Google has launched a new blog for it’s Google Book Search product.
Now the big question; can Nathan claim copyright infringement for using “Inside Google”? He did get there first.
Is Google turning into a Microsoft? Checking out the goods, and then going back and building it themselves? Or hiring away the better employees? Here’s what one person said: “Google learned a LOT about Olive… everything.”
If Google ends-up building the technology themselves (or hiring key Olive employees) would you see this as shady or brilliance on Google’s part?
USA Today reports circulation for newspapers has declined during the past six months.
Average weekday circulation fell 2.5%, to 45.4 million, in the six months ending March 31, vs. the same period last year, according to a Newspaper Association of America (NAA) analysis of Audit Bureau of Circulations data from 770 dailies.
But, if they can continue to monetize their online offering, they may be able to take advantage of the growing number of people getting their news via the web.
Nielsen/NetRatings data showing that an average of 56 million Web users visited a newspaper site in each of the first three months of 2006, up 8% from the same period in 2005.
Amy Gahran offers an interesting guide to building blog traffic by implementing a strategic commenting campaign.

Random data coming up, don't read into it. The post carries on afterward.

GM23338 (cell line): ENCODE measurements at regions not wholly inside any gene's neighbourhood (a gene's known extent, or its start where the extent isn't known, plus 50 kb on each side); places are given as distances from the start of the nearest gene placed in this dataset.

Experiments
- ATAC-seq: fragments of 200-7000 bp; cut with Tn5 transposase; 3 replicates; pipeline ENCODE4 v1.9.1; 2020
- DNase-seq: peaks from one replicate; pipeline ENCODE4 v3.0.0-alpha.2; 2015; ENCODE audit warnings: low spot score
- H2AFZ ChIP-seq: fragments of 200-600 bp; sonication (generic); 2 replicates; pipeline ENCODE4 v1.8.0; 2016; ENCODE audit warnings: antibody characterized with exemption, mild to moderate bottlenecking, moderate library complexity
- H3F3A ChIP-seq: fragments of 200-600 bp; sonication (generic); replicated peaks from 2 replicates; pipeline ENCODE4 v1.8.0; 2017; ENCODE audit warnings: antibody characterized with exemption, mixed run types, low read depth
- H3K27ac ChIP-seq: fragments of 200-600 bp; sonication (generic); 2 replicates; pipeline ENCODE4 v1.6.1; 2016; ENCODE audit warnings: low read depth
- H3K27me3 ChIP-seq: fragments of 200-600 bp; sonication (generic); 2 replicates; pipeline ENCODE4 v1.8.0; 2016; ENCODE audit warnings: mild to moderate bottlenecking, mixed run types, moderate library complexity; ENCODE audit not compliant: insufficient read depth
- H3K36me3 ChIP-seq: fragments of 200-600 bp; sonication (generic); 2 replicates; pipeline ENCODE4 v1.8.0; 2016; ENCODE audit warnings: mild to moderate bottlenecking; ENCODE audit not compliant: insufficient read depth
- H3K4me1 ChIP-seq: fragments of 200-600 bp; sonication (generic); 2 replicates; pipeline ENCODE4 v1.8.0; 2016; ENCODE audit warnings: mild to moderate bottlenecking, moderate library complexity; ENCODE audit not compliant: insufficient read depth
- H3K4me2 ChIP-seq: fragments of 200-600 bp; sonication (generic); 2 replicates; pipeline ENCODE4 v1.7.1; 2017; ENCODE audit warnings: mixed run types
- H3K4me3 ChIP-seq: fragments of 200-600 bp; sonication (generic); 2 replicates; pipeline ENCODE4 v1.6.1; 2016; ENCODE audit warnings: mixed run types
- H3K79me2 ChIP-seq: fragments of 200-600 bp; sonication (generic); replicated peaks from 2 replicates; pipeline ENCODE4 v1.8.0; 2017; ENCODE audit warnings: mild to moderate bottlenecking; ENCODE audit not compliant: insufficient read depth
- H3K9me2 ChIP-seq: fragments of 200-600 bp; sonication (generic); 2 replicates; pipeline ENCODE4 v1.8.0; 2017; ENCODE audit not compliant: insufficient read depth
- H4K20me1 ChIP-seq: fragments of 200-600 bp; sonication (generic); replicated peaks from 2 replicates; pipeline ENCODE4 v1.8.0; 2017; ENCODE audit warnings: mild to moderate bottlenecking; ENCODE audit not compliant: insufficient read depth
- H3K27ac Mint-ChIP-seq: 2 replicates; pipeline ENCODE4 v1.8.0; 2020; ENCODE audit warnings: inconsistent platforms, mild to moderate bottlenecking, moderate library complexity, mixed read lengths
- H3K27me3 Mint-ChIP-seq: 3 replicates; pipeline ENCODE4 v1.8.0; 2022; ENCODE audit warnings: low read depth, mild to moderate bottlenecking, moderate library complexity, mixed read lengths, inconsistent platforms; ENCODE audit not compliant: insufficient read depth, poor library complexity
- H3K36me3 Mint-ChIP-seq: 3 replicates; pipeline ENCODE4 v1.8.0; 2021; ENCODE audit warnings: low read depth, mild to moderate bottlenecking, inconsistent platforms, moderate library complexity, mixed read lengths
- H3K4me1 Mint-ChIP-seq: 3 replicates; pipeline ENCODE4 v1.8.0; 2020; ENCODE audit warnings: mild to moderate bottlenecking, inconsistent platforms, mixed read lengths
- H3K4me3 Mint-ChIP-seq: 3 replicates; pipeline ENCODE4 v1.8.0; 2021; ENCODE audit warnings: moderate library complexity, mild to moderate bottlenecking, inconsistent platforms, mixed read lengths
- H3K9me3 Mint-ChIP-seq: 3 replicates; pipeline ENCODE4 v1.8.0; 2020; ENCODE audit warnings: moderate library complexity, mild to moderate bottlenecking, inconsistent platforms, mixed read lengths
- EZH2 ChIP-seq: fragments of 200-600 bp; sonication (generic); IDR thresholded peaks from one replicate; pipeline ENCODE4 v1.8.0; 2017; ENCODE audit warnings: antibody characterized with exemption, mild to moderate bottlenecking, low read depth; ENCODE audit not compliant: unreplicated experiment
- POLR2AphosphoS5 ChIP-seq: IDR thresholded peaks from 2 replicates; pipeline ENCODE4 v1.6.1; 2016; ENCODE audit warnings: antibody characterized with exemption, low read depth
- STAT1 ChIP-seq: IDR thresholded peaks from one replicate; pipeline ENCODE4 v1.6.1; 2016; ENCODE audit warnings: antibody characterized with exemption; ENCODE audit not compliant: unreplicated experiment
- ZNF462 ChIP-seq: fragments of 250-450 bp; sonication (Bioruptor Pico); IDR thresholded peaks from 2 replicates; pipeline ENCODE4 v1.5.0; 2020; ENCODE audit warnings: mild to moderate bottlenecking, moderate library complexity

If your weblog currently doesn’t have much of an audience, then an easy way to build an audience is to constructively leverage audiences already fostered by more established bloggers in your field. This means being proactive about building new connections.
I’ve used this myself and know many others that have come to MP and been very vocal in my comments section – coincidently they usually have a new blog themselves.
Not surprisingly, Amy’s post has attracted a lot of comments.
DM News takes a look at a new study by JupiterResearch, that finds most in-house search marketers are distracted by other duties and likely not getting the best return.
…58 percent of search marketers also handle Web site design, 57 percent handle e-mail advertising, 49 percent are responsible for marketing communications and 44 percent are involved in market research…in addition, 26 percent of search professionals also handle IT functions.
Compare that to a search marketing agency such as Fortune Interactive, where we not only have dedicated search specialists, but also have people that focus on particular aspects of search marketing (such as copywriting or competitive analysis). With many companies’ in-house search marketers focusing on other things, it’s no wonder most still outsource the bulk of their SEM campaigns.
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